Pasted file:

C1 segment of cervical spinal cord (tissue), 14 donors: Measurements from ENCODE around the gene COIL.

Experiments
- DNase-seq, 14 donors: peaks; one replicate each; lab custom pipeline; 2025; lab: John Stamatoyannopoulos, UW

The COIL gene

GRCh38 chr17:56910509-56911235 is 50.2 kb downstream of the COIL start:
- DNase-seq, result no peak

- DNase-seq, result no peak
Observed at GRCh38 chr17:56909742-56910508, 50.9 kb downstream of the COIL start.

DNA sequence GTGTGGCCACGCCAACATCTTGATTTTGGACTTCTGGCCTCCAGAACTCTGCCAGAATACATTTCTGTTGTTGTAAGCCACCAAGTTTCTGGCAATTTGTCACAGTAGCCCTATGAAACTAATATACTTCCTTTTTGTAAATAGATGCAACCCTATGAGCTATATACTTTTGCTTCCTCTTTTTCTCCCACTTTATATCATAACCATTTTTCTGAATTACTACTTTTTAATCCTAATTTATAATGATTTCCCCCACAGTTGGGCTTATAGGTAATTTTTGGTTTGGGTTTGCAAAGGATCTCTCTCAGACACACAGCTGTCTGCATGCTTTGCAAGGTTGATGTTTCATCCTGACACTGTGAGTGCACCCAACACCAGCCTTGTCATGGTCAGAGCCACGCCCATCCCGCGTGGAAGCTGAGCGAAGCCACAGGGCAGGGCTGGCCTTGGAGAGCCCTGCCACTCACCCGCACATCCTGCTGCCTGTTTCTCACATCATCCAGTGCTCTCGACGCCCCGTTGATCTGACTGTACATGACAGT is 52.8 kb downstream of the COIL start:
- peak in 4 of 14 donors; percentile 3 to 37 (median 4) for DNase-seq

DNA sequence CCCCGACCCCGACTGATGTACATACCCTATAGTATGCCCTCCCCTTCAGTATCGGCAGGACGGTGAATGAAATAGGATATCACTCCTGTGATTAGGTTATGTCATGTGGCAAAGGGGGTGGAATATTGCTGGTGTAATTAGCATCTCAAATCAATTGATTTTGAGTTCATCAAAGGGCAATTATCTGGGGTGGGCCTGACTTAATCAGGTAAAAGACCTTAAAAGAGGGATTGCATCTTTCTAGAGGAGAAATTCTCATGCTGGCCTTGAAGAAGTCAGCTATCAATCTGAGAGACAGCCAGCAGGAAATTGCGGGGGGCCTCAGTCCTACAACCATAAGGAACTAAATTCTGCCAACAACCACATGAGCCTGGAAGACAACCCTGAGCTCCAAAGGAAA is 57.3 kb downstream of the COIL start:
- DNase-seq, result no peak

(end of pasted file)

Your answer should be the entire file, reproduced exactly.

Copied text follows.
C1 segment of cervical spinal cord (tissue), 14 donors: Measurements from ENCODE around the gene COIL.

Experiments
- DNase-seq, 14 donors: peaks; one replicate each; lab custom pipeline; 2025; lab: John Stamatoyannopoulos, UW

The COIL gene

GRCh38 chr17:56910509-56911235 is 50.2 kb downstream of the COIL start:
- DNase-seq, result no peak

- DNase-seq, result no peak
Observed at GRCh38 chr17:56909742-56910508, 50.9 kb downstream of the COIL start.

DNA sequence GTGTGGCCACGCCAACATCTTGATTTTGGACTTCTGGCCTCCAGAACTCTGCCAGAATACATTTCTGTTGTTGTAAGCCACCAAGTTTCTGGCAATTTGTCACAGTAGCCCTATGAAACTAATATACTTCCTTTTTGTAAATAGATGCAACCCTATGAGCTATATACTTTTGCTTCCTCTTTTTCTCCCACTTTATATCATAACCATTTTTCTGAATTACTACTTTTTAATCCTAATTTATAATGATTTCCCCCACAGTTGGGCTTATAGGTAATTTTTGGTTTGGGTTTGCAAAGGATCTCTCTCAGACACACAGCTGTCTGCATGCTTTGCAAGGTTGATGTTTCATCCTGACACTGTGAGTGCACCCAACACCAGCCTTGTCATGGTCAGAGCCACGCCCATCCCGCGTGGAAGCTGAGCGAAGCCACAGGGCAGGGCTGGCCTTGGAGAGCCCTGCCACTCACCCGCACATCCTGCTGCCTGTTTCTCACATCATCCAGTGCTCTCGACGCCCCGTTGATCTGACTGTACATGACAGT is 52.8 kb downstream of the COIL start:
- peak in 4 of 14 donors; percentile 3 to 37 (median 4) for DNase-seq

DNA sequence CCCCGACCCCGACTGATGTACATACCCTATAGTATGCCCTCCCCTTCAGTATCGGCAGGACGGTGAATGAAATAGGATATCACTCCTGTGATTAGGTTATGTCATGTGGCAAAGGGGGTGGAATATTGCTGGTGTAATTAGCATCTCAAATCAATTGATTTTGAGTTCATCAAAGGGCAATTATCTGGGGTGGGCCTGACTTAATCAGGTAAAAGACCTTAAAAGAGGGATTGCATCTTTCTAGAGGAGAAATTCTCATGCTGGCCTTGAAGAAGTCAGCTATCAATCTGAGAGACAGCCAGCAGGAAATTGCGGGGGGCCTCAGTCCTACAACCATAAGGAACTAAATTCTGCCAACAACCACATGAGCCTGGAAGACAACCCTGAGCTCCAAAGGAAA is 57.3 kb downstream of the COIL start:
- DNase-seq, result no peak